A quarter century
after retiring from baseball, Joe Rudi is still obsessed with making contact.
Only now his objective isn't hitting a Don Gullett fastball in the World
Series--it's zeroing in on fellow amateur radio operators in farflung locales.
Up to a dozen times a year, Rudi, known by the call sign NK7U, and at least
seven other hams (as they're known) gather on his 20-acre spread in Baker City,
Ore. Competing against teams worldwide, they scan their radio dials for 48
hours, attempting to contact as many operators in as many countries as
possible. "It's a competitive thing," says the 60-year-old Rudi, who
still sports his signature mustache. "Just like in baseball, there's a team
aspect in these contests. And you have to be prepared to play."
In his 16 big
league seasons no one ever accused Rudi, a three-time All-Star and three-time
Gold Glove winner, of being unprepared. Overshadowed by larger-than-life A's
like Reggie Jackson and Catfish Hunter, he nonetheless finished second in the
AL MVP voting in 1972 and '74 and was a key contributor for the three-time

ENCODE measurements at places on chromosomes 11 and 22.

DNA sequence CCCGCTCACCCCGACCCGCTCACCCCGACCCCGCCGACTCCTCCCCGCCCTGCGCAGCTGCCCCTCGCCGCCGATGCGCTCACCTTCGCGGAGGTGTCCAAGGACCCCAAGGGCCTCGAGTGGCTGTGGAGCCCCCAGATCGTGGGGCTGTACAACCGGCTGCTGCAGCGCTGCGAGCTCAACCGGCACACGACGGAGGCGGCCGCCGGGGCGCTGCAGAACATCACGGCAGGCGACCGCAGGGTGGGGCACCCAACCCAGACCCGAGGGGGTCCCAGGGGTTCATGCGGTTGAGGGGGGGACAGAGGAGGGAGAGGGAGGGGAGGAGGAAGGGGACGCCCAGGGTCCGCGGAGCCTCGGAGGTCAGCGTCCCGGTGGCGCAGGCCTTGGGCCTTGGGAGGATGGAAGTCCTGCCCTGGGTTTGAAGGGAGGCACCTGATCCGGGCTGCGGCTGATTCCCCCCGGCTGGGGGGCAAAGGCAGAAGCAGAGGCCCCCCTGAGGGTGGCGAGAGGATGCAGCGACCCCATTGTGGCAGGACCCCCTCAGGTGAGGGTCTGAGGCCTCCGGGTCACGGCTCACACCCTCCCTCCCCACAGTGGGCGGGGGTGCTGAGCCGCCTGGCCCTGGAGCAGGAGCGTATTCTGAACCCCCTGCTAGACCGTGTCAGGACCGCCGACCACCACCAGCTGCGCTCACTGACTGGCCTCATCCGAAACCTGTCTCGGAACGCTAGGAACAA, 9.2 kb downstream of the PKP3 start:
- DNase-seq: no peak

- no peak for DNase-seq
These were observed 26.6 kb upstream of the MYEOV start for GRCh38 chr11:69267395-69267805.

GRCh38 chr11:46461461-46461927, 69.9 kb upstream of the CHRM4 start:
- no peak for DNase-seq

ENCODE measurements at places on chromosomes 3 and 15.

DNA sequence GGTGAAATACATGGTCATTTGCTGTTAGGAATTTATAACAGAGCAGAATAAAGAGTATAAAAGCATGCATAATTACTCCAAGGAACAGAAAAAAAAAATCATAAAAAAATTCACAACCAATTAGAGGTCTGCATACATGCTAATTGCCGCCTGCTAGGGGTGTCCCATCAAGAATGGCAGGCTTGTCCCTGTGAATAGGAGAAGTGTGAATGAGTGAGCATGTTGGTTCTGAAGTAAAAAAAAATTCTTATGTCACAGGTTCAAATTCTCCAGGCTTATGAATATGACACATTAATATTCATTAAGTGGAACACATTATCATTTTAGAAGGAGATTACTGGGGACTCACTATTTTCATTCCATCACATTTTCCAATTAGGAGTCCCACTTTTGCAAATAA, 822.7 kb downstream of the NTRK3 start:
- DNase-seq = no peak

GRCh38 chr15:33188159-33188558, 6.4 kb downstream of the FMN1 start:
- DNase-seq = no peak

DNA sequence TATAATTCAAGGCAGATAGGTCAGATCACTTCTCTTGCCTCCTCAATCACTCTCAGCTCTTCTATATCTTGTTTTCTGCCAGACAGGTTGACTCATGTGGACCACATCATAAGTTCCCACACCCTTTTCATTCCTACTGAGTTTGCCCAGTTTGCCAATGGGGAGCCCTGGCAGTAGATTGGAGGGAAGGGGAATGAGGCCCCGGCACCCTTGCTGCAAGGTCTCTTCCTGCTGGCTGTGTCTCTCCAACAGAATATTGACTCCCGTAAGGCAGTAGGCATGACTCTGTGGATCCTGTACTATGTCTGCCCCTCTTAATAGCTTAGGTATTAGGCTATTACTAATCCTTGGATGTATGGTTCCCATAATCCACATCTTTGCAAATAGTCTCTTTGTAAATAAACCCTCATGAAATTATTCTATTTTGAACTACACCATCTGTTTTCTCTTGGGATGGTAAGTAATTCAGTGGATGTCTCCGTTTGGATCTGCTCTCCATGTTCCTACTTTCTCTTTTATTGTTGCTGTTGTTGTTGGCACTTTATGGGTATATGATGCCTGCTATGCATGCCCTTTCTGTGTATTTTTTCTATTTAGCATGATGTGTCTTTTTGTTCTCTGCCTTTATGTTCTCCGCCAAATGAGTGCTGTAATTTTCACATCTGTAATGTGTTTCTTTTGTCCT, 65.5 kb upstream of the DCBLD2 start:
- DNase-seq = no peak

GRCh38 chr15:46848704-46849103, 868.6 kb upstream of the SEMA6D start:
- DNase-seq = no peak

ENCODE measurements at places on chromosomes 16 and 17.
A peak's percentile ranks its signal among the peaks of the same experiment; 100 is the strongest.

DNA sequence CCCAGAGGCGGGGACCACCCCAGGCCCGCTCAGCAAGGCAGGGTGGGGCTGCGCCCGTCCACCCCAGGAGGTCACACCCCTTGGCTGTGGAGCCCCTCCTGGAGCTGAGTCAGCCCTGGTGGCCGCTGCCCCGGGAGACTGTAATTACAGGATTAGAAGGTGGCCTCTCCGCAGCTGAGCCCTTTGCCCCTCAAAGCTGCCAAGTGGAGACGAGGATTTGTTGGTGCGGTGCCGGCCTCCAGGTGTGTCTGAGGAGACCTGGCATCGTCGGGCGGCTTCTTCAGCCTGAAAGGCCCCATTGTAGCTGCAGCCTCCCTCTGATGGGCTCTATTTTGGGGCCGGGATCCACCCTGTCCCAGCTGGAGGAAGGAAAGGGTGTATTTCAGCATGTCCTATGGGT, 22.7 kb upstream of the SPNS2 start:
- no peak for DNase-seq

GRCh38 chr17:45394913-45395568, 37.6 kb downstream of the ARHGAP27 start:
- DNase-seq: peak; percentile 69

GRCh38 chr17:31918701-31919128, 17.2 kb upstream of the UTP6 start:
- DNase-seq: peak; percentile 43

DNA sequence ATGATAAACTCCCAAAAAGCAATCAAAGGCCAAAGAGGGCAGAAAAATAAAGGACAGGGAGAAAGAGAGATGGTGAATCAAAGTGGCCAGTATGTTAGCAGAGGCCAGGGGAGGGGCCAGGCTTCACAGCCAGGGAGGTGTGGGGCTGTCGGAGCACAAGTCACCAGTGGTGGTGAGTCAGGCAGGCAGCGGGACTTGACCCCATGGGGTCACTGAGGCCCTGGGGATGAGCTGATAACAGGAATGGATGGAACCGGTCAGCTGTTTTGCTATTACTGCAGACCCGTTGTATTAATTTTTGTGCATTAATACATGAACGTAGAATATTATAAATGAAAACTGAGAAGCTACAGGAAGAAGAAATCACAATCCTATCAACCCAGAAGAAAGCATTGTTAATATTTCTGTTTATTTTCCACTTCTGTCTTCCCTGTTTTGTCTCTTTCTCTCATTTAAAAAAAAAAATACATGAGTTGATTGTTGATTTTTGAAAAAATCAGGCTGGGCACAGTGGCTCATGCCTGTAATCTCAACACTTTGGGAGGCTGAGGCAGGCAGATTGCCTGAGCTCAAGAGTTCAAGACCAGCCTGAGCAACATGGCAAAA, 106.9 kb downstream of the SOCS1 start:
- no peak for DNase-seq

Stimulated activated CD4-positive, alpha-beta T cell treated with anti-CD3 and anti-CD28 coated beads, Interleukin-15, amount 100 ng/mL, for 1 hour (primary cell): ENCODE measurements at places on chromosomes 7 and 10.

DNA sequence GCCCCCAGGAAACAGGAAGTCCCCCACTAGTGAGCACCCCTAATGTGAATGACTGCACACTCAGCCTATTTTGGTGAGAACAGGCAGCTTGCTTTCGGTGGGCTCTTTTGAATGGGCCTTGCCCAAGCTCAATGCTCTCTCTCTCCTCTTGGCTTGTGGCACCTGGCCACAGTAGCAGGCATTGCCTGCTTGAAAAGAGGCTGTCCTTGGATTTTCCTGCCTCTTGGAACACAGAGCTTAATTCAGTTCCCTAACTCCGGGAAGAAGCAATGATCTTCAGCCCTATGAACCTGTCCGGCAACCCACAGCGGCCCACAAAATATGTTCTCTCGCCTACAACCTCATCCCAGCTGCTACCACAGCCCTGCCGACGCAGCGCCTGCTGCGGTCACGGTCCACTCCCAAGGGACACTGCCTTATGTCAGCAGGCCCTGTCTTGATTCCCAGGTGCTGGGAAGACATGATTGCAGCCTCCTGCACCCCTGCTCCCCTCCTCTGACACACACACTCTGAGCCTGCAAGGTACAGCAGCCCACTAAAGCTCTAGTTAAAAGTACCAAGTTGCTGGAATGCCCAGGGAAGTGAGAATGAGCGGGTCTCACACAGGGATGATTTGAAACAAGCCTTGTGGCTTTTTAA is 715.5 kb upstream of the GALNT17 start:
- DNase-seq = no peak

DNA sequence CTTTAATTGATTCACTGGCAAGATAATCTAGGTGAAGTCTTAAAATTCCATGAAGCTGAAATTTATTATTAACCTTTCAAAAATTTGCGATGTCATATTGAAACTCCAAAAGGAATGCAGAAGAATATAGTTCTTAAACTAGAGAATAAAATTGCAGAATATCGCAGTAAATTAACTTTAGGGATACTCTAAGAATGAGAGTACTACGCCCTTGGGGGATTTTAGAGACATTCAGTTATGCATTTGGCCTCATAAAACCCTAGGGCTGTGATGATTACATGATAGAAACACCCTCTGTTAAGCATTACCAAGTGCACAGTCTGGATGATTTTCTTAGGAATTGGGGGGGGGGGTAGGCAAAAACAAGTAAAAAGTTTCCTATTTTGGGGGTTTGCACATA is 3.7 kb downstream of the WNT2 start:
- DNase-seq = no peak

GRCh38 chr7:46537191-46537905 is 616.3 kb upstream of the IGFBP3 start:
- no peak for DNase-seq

champs. It was Rudi's leaping, ninth-inning catch of a Denis Menke drive
against the wall at Riverfront Stadium that saved Game 2 of the '72 Series
against the Reds. Underdog Oakland would win the Series in seven for the first
of its three straight titles.
During his days
with the A's and later with the Angels and Red Sox, Rudi often took his radio
on the road with him. "When we got to the hotel, I'd ask for the highest
room I could get, on the north side," he says, "and then I'd set up a
portable antenna against the window and talk to whomever I could."
Now, on his
plateau in eastern Oregon, Rudi--who like his wife, Sharon, works full time
selling real estate--has erected seven radio towers between 100 and 180 feet
high, with 45 total antennas. He has also converted a small building adjacent
to his four-bedroom house into a control center. "It's a NASCAR-style
setup," he says. "Not one of those small operations."
His teammates joke
that Rudi loves scaling the towers to put up new antennas or feed lines--which
requires a little dexterity and a lot of courage--more than he does sitting in
a chair to search for frequencies. But they're wrong. "When you turn the
radio on, you never know who you're going to hear," he says. "It could
be someone in the Midwest or someone in the Middle East." Or a memorable
ballplayer from Baker City, Ore.